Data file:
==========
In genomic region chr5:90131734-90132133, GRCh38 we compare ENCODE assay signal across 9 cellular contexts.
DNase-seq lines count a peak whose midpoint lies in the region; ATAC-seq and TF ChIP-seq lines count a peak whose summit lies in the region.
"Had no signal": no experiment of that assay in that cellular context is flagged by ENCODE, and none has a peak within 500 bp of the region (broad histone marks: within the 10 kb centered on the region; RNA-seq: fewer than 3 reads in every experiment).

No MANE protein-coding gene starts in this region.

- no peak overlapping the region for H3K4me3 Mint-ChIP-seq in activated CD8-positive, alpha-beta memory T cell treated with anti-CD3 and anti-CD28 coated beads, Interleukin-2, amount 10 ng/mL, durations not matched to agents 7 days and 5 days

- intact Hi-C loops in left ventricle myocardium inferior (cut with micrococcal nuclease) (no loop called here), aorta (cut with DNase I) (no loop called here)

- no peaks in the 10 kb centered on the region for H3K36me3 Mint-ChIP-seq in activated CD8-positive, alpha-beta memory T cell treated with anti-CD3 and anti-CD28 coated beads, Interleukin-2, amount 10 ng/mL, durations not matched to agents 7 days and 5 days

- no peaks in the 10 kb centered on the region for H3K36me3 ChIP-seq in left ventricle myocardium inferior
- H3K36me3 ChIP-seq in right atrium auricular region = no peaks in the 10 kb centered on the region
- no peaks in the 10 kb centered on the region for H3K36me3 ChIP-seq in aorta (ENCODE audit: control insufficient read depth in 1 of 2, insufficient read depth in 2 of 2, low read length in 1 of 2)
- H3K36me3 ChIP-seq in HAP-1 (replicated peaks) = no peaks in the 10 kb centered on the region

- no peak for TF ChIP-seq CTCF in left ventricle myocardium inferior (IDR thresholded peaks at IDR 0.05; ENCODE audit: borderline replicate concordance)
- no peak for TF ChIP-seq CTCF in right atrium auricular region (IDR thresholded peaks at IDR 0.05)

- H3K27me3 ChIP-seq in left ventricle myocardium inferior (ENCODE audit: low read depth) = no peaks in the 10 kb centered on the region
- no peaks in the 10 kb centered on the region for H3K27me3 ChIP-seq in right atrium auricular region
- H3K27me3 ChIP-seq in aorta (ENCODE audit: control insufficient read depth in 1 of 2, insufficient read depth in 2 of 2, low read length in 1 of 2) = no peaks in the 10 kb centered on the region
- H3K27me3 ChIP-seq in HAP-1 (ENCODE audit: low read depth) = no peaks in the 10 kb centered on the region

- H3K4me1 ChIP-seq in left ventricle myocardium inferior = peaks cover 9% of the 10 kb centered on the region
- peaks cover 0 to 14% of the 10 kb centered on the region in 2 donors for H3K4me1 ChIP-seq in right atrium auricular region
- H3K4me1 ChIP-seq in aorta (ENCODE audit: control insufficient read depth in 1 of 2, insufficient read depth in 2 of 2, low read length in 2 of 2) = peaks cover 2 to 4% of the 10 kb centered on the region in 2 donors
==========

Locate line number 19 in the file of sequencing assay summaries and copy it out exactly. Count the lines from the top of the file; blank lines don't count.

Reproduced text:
- peaks cover 0 to 14% of the 10 kb centered on the region in 2 donors for H3K4me1 ChIP-seq in right atrium auricular region